On March 28, the Food and Drug Administration (FDA) extended the approval of the antiviral medication Vemlidy (tenofovir alafenamide, or TAF) to include children ages 6 and older, according to an announcement from Gilead Sciences. In a Phase II study, half of children who received Vemlidy achieved viral suppression.

Although hepatitis B has declined among children and adolescents since the adoption of universal hepatitis B virus (HBV) vaccination for infants, those who do contract the virus can develop serious liver complications, including  cirrhosis and liver cancer.

“Chronic hepatitis B can have a significant and lasting impact on the health of children,” Chaun-Hao Lin, MD, of the Keck School of Medicine at the University of Southern California, said in a news release. “As a clinician, I am well aware of the critical importance of promptly treating this disease to avoid possible complications and liver damage. The clinical trial demonstrated that tenofovir alafenamide may represent an effective treatment option for children as young as six years old affected by this chronic disease.”

Vemlidy is a nucleoside analog that has demonstrated effectiveness against HBV in numerous studies of adults. It is less likely to cause kidney and bone side effects than the older Viread (tenofovir disoproxil fumarate, or TDF). TAF and TDF are both also widely used for HIV treatment and pre-exposure prophylaxis (PrEP).

The FDA initially approved Vemlidy for adults with chronic hepatitis B. Guidelines from the American Association for the Study of Liver Diseases and the European Association for the Study of the Liver recommend Vemlidy as a preferred treatment for adults. In 2022, the agency expanded the indication to include adolescents ages 12 to 18. Now, it has been extended further to include children down to age 6 who weigh at least 2 kilograms (about 55 pounds). For all age groups, Vemlidy is indicated is for patients with compensated liver disease, meaning the liver is still able to function.

The approval is supported by data from a Phase II clinical trial that included 18 pediatric patients ages 6 to11 who were either receiving hepatitis B treatment for the first time or had previously tried other antivirals or interferon. Almost all were hepatitis B e antigen (HBeAg) positive. Study participants were randomly assigned to receive Vemlidy or a placebo once daily for 24 weeks; at that point, patients in the placebo group could switch over to open-label Vemlidy.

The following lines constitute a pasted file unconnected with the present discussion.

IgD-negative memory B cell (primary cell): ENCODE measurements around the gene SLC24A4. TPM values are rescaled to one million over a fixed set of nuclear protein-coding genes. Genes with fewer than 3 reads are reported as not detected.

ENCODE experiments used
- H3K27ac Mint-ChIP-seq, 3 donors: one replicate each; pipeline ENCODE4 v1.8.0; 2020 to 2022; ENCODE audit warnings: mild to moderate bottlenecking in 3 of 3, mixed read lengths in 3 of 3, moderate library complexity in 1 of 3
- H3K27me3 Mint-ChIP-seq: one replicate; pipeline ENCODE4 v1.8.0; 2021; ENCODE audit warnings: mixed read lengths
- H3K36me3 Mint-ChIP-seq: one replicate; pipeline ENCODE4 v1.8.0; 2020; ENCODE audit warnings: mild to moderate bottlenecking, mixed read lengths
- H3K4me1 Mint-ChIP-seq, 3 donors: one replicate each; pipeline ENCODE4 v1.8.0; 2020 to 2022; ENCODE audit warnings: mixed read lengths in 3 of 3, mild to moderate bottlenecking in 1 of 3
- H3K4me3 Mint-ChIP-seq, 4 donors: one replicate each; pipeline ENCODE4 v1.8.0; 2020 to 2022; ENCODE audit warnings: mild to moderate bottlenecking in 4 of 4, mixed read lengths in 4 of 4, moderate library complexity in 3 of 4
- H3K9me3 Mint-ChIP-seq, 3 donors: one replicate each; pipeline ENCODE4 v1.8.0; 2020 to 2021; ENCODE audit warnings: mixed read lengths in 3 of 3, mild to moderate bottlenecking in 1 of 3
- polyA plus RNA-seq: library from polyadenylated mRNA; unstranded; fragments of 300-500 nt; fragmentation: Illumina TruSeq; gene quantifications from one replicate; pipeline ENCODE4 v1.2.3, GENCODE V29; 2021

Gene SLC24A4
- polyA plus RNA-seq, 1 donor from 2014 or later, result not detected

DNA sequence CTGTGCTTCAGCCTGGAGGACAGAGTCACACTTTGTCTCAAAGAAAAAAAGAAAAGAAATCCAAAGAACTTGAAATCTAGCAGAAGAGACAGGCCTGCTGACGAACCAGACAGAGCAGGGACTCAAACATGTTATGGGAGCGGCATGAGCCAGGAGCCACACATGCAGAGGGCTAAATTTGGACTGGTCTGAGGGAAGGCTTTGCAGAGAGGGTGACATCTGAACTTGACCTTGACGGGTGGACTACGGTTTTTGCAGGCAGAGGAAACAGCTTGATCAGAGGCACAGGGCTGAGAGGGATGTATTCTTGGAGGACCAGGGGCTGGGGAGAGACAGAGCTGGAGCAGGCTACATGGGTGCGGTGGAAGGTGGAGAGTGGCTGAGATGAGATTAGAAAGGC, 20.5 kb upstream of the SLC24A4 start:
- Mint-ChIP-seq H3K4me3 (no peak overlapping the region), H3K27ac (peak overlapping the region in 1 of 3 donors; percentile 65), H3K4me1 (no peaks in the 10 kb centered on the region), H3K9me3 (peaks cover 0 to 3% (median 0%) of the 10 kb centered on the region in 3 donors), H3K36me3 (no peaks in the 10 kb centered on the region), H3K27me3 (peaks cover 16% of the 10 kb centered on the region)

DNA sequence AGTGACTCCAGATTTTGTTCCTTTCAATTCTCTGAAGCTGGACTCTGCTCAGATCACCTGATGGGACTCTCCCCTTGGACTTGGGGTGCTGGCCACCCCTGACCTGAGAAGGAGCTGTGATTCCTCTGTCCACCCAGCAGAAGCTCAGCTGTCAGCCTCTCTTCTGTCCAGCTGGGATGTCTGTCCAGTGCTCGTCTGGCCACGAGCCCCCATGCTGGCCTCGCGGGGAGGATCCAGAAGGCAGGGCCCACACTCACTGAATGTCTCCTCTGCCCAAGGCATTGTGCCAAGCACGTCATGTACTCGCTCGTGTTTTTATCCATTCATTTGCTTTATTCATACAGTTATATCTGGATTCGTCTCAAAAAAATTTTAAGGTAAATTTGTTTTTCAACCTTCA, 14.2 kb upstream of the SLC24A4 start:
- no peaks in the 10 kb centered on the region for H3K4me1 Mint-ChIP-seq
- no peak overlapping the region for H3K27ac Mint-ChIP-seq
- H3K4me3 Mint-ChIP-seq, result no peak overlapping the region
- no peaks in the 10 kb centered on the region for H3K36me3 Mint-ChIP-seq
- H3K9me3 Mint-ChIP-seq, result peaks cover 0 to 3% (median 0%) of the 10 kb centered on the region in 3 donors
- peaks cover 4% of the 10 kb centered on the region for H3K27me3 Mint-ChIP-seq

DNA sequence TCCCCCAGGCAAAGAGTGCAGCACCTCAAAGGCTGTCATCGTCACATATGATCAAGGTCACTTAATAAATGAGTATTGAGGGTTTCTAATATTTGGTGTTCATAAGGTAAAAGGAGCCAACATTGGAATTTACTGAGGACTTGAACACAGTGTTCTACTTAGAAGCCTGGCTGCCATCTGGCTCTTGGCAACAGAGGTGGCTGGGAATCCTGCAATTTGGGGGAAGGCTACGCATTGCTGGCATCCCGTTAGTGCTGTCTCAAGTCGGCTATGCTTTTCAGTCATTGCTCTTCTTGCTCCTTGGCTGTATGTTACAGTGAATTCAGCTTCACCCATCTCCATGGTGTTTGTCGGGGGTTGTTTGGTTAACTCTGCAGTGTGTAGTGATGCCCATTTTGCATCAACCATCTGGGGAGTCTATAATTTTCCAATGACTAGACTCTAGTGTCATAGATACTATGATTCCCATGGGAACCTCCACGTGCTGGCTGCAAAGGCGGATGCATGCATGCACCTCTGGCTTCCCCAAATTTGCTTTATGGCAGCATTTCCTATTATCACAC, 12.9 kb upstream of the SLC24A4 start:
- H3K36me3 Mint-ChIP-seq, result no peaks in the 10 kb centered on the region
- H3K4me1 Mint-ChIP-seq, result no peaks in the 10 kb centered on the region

At 24 weeks, just 8% of children assigned to the Vemlidy group had an undetectable HBV viral load (below 20 IU/mL), compared with none in the placebo group. But this rose to 25% at 48 weeks and 50% at 96 weeks. Although viral suppression rates showed progressive increases over time, they remained below response rates for adults, which are around 60% for HBeAg-positive people and around 90% for HBeAg-negative patients. Children treated with Vemlidy also saw a decline in ALT liver enzyme levels. However, none experienced hepatitis B surface antigen (HBsAg) loss, which is considered a functional cure.

Vemlidy is taken as a pill once daily. It is generally safe and well tolerated. The most common adverse effect is headache. The product label includes a warning that patients who stop taking the antiviral can experience severe hepatitis flare-ups, so liver function should be monitored closely if Vemlidy is discontinued. Unlike direct-acting antiviral therapy for hepatitis C, antivirals for hepatitis B seldom lead to a cure, so treatment is usually ongoing.

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